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Creating a World on Paper

Harry Fenn's Career in Art

Sue Rainey

Publication Year: 2013

Harry Fenn was one of the most skilled and successful illustrators in the United States in the latter half of the nineteenth century, a time when illustrated periodicals and books were the primary means of sharing visual images. Fenn’s work fostered pride in America’s scenic landscapes and urban centers, informed a curious public about foreign lands, and promoted appreciation of printed pictures as artworks for a growing middle class. Arriving in New York from London in 1857 as a young wood engraver, Fenn soon forged a career in illustration. His tiny black-and-white wood engravings for Whittier’s Snow-Bound (1868) surprised critics with their power, and his bold, innovative compositions for Picturesque America (1872–74) were enormously popular and expanded the field for illustrators and publishers. In the 1880s and ’90s, his illustrations appeared in many of the finest magazines and newspapers, depicting the places and events that interested the public—from post–Civil War national reconciliation to the World’s Columbian Exposition in 1893 to the beginnings of imperialism in the Spanish-American War. This handsomely designed volume documents Fenn’s prolific career from the 1860s until his death in 1911. Sue Rainey also recounts his adventurous sketching trips in the western United States, Europe, and the Middle East, which enhanced his reputation for depicting far-flung places at a time when the nation was taking a more prominent role on the world stage.

Published by: University of Massachusetts Press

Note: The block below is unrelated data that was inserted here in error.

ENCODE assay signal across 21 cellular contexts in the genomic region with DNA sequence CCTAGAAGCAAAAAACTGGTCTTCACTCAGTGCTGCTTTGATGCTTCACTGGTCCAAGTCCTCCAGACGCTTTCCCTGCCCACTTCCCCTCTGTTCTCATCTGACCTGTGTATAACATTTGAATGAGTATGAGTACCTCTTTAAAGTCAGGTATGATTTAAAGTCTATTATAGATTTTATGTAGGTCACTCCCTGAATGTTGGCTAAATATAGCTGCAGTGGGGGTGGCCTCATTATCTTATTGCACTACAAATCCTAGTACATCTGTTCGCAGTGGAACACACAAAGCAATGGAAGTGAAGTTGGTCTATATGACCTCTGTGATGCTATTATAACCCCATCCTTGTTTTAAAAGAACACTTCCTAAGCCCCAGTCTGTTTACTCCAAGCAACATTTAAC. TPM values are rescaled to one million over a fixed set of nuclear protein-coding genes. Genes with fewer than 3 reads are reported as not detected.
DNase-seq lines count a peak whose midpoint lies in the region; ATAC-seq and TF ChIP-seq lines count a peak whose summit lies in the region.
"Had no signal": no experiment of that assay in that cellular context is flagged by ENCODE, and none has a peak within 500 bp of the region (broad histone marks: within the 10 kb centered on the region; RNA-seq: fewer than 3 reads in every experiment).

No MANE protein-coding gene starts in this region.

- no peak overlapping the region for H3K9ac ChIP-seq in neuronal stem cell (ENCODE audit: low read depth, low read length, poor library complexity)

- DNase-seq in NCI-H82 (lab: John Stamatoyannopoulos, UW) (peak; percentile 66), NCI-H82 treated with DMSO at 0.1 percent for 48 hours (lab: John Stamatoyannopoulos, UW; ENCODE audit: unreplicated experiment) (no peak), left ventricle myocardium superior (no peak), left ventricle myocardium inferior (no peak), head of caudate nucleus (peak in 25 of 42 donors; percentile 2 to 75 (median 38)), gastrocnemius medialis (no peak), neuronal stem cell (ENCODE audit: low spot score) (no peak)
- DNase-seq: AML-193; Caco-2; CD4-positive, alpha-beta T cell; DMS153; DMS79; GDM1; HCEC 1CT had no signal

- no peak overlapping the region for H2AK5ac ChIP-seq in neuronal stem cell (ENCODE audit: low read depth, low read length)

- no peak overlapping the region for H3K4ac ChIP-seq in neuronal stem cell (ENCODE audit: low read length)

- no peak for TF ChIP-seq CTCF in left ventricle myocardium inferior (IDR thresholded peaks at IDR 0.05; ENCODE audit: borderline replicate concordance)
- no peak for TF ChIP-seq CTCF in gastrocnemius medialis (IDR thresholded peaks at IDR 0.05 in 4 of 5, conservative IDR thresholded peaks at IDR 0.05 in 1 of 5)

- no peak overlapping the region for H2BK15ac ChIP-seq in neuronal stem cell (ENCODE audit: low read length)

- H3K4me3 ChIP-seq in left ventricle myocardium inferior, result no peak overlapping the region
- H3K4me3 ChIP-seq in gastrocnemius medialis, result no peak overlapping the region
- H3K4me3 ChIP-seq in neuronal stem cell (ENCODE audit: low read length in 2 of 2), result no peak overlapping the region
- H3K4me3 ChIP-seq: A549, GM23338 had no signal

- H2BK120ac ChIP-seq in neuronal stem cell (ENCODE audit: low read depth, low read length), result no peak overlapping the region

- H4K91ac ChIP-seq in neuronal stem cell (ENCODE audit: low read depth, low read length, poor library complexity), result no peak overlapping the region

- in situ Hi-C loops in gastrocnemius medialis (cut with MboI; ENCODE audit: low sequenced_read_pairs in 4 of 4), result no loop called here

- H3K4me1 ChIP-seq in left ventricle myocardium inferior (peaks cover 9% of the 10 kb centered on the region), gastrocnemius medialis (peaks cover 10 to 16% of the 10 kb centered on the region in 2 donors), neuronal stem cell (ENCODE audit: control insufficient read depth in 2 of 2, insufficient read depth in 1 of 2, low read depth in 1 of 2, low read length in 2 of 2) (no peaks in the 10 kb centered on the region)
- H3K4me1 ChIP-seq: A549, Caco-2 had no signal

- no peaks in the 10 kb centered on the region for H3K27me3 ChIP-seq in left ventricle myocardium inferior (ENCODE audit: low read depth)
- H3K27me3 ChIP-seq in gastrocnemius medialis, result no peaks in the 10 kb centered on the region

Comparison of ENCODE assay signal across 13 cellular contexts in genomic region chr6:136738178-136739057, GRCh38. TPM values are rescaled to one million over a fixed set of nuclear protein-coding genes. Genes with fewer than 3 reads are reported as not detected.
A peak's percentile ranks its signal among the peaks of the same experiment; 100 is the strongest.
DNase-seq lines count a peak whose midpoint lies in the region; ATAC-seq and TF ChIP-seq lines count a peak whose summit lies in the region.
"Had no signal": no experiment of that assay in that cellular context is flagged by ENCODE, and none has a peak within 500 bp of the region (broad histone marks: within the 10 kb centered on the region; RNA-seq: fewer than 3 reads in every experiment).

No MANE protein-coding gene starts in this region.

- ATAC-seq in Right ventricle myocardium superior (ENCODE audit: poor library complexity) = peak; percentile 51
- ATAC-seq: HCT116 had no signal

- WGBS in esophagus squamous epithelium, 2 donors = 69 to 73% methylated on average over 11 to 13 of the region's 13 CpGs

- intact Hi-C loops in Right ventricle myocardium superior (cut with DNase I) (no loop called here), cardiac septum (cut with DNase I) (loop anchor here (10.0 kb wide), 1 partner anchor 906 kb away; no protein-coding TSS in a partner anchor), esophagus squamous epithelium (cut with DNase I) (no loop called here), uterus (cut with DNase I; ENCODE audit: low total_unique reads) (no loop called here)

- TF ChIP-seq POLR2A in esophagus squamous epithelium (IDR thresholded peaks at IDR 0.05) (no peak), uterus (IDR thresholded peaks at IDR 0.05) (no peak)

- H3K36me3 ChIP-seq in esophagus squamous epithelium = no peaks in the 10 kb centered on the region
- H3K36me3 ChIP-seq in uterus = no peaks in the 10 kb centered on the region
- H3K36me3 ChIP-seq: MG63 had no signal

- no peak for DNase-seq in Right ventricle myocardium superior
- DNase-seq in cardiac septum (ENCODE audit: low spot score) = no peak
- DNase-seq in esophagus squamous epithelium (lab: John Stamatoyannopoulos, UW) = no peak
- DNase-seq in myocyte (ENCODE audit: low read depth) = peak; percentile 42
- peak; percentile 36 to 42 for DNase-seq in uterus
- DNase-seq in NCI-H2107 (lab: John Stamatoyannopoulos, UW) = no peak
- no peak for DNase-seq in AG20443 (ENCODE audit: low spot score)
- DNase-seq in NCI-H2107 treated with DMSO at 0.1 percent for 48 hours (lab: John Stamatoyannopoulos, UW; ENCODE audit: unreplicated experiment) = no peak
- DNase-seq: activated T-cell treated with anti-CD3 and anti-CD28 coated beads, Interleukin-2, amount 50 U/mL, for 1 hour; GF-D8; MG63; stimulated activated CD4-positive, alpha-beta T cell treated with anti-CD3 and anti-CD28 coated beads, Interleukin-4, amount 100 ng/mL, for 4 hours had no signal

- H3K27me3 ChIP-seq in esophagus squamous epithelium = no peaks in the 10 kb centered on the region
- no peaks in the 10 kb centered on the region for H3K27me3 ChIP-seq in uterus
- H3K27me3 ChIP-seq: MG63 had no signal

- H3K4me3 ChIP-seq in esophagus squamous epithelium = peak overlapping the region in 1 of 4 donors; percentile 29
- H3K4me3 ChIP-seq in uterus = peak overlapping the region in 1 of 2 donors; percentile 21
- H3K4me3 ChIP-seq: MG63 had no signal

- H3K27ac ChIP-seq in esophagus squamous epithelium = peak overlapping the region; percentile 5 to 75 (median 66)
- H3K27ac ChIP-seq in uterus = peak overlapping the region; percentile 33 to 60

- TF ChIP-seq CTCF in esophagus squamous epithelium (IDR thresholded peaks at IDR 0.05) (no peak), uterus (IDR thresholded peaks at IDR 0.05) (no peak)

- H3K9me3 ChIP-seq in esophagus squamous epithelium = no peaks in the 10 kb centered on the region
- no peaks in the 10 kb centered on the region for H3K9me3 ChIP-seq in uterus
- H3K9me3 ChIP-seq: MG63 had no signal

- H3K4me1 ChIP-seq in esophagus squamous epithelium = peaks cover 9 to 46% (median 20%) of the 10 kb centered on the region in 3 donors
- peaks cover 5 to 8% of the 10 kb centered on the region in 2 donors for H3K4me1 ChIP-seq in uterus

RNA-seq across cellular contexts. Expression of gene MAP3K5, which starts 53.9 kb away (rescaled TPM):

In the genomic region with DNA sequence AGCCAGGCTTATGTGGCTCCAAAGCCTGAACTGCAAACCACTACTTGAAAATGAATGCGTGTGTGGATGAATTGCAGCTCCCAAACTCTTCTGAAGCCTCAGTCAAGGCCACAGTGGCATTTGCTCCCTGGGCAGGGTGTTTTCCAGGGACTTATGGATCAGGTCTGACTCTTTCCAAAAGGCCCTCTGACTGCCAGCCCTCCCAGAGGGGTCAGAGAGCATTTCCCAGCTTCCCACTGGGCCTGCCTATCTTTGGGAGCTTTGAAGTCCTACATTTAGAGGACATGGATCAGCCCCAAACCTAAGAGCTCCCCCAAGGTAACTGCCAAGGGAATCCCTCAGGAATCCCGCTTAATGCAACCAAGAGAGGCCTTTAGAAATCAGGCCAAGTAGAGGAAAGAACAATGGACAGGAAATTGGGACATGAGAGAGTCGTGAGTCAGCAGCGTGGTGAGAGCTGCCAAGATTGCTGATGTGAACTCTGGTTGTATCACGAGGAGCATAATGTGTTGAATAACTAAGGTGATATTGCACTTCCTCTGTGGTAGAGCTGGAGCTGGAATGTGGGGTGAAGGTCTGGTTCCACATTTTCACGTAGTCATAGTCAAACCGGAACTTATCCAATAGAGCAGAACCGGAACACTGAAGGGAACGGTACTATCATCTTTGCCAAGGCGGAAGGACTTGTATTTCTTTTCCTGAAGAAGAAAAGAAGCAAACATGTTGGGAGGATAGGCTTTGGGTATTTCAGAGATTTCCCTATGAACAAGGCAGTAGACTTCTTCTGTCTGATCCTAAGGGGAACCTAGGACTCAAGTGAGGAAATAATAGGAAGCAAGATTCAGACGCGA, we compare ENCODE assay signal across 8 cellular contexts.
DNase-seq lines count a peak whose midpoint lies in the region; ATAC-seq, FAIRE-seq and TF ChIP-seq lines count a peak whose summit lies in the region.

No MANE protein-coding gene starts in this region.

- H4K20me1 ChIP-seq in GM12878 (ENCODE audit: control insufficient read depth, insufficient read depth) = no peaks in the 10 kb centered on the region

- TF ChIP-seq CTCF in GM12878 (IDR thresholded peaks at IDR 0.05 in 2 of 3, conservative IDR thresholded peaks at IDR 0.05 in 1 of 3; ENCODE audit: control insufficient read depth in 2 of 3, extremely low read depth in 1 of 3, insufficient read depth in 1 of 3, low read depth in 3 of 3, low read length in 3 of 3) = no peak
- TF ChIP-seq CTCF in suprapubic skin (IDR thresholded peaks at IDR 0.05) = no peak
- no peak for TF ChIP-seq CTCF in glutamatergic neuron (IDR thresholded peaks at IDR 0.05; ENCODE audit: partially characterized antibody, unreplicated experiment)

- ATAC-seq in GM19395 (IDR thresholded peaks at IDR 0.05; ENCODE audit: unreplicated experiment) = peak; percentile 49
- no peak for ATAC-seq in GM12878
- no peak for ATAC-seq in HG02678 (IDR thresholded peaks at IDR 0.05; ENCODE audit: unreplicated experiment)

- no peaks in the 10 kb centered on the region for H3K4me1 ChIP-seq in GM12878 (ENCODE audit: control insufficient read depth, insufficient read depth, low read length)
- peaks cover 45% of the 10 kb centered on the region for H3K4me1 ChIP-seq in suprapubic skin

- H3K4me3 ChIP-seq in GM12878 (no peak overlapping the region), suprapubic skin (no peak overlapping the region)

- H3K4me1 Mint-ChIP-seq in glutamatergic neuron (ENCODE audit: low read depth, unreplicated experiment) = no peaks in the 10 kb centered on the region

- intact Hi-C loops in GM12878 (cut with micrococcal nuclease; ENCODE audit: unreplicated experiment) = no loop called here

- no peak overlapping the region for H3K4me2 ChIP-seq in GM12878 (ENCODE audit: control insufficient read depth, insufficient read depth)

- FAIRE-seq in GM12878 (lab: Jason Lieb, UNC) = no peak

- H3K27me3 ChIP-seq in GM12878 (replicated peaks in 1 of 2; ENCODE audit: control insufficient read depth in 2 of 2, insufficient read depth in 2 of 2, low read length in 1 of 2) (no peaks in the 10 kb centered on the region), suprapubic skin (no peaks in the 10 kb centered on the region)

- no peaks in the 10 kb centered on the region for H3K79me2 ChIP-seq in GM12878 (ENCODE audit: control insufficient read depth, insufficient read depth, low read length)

Title Page, Copyright, Dedication

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pp. i-vi

Table of Contents

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pp. vii-viii

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Preface

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pp. ix-xiv

My interest in Harry Fenn dates back almost thirty years, to when I realized that many of the most attractive nineteenth-century prints of American scenery and cities offered in print shops were his compositions, often taken from disbound copies of the two-volume Picturesque America. The luminosity of that book’s steel engravings and the variety and charm of its wood engravings...

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1. Early Life in England and New York

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pp. 1-22

Harry Fenn was a conspicuous presence in the world of American art in the latter half of the nineteenth century. In this period before photographs could be printed on the same page as type, a wide public looked to him and his colleagues for depictions of scenery, cities, and social and political life reproduced ...

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2. Gaining Recognition as an Illustrator and Watercolor Painter

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pp. 23-48

Fenn was able to fulfill his intention to abandon wood engraving and establish himself as a sought-after illustrator in the last years of the Civil War and the period immediately after. At this time, many Americans endeavored to find solace for their grief, honor the lost, lay animosities to rest, and focus attention on the reunited ...

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3. Poetry and Picturesque America

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pp. 49-106